Skip to main contentSkip to main content

    Milwaukee police say a 15-year-old boy has been arrested in connection with a shooting that killed another boy of the same age and left five young women injured. News reports Wednesday didn't say whether any charges have been filed against the arrested teen. Police say the shooting occurred about 11:30 p.m. Monday on the city’s north side. The Milwaukee County Medical Examiner’s Office identified the slain boy as Davion Patterson. Police say five women, ages 18, 19, 21, and two 22-year-olds, were taken to a hospital for treatment of nonfatal injuries.

      Georgia’s Senate and House are in a power struggle over funding and permitting for hospitals. Senate Republicans sliced $87 million from universities’ teaching funds on Tuesday after nixing an $18 million health insurance increase sought by universities. That equals the $105 million lawmakers allotted to Augusta University’s hospitals even as the university negotiates giving control to Wellstar Health System. Marietta-based Wellstar Health System closed two Atlanta-area hospitals that cared for lower-income patients, and it is trying to block a competing hospital in Jackson County. That new hospital could financially benefit the family of Republican Lt. Gov. Burt Jones. Senate Appropriations Committee Chairman Blake Tillery says Wellstar’s behavior raises questions.

        Authorities say a suspect has been arrested on charges that she set fire to a building that was slated to become Wyoming’s only full-service abortion clinic. Police say 22-year-old Lorna Roxanne Green was arrested on Tuesday. She is suspected of starting the May 2022 fire at a building in Casper that was being renovated to house the Wellspring Health Access clinic. No one was injured in the blaze, but the fire delayed the clinic’s opening, which was initially planned for last summer. It was most recently scheduled to open next month. The arrest was announced Wednesday, hours after a judge temporarily blocked a ban on abortion that went into effect a few days ago.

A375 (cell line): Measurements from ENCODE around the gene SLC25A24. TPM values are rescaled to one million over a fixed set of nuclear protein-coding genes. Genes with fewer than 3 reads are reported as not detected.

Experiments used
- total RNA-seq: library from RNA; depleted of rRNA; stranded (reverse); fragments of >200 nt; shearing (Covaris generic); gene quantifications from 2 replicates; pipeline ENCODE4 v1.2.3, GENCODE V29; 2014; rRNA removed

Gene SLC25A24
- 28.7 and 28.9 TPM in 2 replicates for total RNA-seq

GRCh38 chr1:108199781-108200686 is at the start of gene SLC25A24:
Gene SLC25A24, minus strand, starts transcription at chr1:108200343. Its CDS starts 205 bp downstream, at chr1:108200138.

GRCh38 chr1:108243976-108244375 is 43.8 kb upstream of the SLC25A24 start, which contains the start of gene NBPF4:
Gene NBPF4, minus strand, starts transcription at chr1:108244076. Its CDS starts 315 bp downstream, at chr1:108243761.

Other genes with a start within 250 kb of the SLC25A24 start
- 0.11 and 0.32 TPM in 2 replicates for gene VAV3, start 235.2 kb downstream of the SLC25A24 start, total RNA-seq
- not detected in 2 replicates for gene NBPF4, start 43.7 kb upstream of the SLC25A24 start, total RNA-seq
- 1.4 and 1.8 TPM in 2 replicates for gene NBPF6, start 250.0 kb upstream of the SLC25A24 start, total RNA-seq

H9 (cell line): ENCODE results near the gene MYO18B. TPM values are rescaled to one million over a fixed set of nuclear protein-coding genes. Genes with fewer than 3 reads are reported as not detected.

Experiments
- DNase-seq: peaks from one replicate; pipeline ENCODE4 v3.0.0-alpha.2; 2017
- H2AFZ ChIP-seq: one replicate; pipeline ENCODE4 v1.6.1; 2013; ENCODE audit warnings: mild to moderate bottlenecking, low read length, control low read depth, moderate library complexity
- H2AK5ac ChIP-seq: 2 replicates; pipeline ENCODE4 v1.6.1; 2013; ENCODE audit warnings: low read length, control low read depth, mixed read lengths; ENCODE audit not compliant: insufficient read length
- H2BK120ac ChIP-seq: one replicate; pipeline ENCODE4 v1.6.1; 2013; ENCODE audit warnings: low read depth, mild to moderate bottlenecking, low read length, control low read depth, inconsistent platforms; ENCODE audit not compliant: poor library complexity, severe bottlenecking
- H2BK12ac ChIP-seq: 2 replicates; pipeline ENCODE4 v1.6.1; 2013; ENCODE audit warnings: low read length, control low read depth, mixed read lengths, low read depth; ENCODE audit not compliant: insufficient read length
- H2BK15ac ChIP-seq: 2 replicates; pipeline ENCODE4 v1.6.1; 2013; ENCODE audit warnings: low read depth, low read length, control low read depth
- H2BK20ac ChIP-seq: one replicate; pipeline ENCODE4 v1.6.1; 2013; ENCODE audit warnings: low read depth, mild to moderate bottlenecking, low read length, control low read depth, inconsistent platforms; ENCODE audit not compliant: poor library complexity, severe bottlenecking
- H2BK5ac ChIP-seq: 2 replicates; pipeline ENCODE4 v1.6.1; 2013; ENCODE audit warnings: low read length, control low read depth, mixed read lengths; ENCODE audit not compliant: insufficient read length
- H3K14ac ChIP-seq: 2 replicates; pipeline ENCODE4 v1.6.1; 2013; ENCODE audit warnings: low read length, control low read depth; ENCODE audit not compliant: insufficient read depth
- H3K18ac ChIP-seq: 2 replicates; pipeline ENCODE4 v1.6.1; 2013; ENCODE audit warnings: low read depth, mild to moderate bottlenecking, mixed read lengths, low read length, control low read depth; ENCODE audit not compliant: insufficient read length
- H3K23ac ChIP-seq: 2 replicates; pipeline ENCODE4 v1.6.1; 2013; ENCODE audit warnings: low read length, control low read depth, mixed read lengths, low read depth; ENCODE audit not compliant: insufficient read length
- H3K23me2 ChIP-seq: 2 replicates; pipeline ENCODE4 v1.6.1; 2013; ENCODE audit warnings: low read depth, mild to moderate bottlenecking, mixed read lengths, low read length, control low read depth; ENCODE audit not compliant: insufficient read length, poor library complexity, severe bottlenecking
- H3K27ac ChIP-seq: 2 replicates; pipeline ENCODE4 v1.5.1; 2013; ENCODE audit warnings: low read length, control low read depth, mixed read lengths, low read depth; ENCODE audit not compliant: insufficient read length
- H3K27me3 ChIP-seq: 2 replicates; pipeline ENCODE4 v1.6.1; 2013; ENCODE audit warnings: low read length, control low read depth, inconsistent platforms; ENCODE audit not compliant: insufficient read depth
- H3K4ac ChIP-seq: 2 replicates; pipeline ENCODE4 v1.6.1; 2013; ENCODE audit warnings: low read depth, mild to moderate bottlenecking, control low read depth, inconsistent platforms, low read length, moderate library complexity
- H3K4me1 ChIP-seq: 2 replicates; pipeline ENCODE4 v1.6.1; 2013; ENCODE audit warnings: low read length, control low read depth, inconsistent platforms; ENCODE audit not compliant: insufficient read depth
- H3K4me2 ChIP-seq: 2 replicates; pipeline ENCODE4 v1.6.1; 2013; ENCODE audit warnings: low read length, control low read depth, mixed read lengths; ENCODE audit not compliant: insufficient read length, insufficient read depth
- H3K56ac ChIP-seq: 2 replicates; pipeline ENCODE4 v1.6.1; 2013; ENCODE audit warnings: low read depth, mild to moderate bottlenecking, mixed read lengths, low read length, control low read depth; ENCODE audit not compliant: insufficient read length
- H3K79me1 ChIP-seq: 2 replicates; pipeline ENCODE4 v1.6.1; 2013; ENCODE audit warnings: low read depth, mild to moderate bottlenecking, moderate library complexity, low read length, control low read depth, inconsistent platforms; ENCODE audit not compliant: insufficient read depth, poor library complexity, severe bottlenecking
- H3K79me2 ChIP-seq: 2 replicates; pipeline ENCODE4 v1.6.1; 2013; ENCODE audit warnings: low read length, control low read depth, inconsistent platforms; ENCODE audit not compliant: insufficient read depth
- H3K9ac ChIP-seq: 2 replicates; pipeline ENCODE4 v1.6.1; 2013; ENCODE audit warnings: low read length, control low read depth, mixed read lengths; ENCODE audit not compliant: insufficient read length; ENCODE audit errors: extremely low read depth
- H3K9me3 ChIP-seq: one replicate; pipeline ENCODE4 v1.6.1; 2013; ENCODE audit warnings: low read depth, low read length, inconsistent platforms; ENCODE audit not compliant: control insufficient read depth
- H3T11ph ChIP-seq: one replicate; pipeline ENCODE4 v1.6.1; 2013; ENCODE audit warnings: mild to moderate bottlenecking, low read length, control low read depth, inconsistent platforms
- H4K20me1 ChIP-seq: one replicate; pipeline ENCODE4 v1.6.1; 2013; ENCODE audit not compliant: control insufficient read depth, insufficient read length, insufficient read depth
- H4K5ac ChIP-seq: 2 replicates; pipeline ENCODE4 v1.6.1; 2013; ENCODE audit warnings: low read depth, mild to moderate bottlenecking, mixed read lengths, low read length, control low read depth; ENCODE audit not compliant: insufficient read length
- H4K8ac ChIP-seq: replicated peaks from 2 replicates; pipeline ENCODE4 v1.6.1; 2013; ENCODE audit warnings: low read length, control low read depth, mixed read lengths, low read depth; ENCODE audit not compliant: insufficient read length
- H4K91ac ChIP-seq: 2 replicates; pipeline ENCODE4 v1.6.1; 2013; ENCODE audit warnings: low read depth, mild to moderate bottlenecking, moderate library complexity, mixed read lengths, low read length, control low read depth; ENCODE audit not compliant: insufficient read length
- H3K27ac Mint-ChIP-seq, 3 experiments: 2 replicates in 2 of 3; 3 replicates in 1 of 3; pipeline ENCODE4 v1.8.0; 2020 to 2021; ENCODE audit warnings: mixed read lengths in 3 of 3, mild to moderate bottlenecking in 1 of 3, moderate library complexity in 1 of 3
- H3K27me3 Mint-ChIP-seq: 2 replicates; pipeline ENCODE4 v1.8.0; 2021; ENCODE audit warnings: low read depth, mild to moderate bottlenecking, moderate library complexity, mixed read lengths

A judge has temporarily blocked Wyoming’s new abortion ban. Wednesday's decision means abortion is legal again in Wyoming. The new ban took effect Sunday, making abortion illegal in Wyoming despite earlier rulings by Teton County District Court Judge Melissa Owens that blocked a previous ban. Owens’ decision suspends the ban for at least two weeks amid a new lawsuit. Owens is not weighing in for now on another new Wyoming abortion law being challenged in her court, a first-in-the-nation ban on abortion pills. Gov. Mark Gordon says he's disappointed by the ruling but looks forward to the state defending the abortion ban in court.